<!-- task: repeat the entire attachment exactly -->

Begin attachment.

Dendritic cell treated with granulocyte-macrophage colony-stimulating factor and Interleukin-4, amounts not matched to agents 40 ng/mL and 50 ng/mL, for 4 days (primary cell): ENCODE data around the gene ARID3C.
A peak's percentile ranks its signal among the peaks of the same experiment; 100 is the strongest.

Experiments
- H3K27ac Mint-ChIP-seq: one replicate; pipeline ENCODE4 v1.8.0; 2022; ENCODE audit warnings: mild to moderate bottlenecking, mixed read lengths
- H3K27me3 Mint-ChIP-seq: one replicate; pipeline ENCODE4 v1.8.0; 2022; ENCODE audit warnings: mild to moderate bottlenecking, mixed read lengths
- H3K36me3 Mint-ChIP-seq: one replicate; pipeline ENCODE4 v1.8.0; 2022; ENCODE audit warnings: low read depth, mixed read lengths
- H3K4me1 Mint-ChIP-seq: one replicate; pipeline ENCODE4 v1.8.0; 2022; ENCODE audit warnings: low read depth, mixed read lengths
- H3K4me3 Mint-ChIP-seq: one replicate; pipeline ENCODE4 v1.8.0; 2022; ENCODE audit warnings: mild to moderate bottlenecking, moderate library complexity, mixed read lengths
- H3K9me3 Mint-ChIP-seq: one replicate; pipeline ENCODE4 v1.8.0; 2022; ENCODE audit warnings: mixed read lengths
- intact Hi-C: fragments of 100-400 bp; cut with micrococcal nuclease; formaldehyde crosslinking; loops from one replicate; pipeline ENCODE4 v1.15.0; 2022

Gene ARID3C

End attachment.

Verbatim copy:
Dendritic cell treated with granulocyte-macrophage colony-stimulating factor and Interleukin-4, amounts not matched to agents 40 ng/mL and 50 ng/mL, for 4 days (primary cell): ENCODE data around the gene ARID3C.
A peak's percentile ranks its signal among the peaks of the same experiment; 100 is the strongest.

Experiments
- H3K27ac Mint-ChIP-seq: one replicate; pipeline ENCODE4 v1.8.0; 2022; ENCODE audit warnings: mild to moderate bottlenecking, mixed read lengths
- H3K27me3 Mint-ChIP-seq: one replicate; pipeline ENCODE4 v1.8.0; 2022; ENCODE audit warnings: mild to moderate bottlenecking, mixed read lengths
- H3K36me3 Mint-ChIP-seq: one replicate; pipeline ENCODE4 v1.8.0; 2022; ENCODE audit warnings: low read depth, mixed read lengths
- H3K4me1 Mint-ChIP-seq: one replicate; pipeline ENCODE4 v1.8.0; 2022; ENCODE audit warnings: low read depth, mixed read lengths
- H3K4me3 Mint-ChIP-seq: one replicate; pipeline ENCODE4 v1.8.0; 2022; ENCODE audit warnings: mild to moderate bottlenecking, moderate library complexity, mixed read lengths
- H3K9me3 Mint-ChIP-seq: one replicate; pipeline ENCODE4 v1.8.0; 2022; ENCODE audit warnings: mixed read lengths
- intact Hi-C: fragments of 100-400 bp; cut with micrococcal nuclease; formaldehyde crosslinking; loops from one replicate; pipeline ENCODE4 v1.15.0; 2022

Gene ARID3C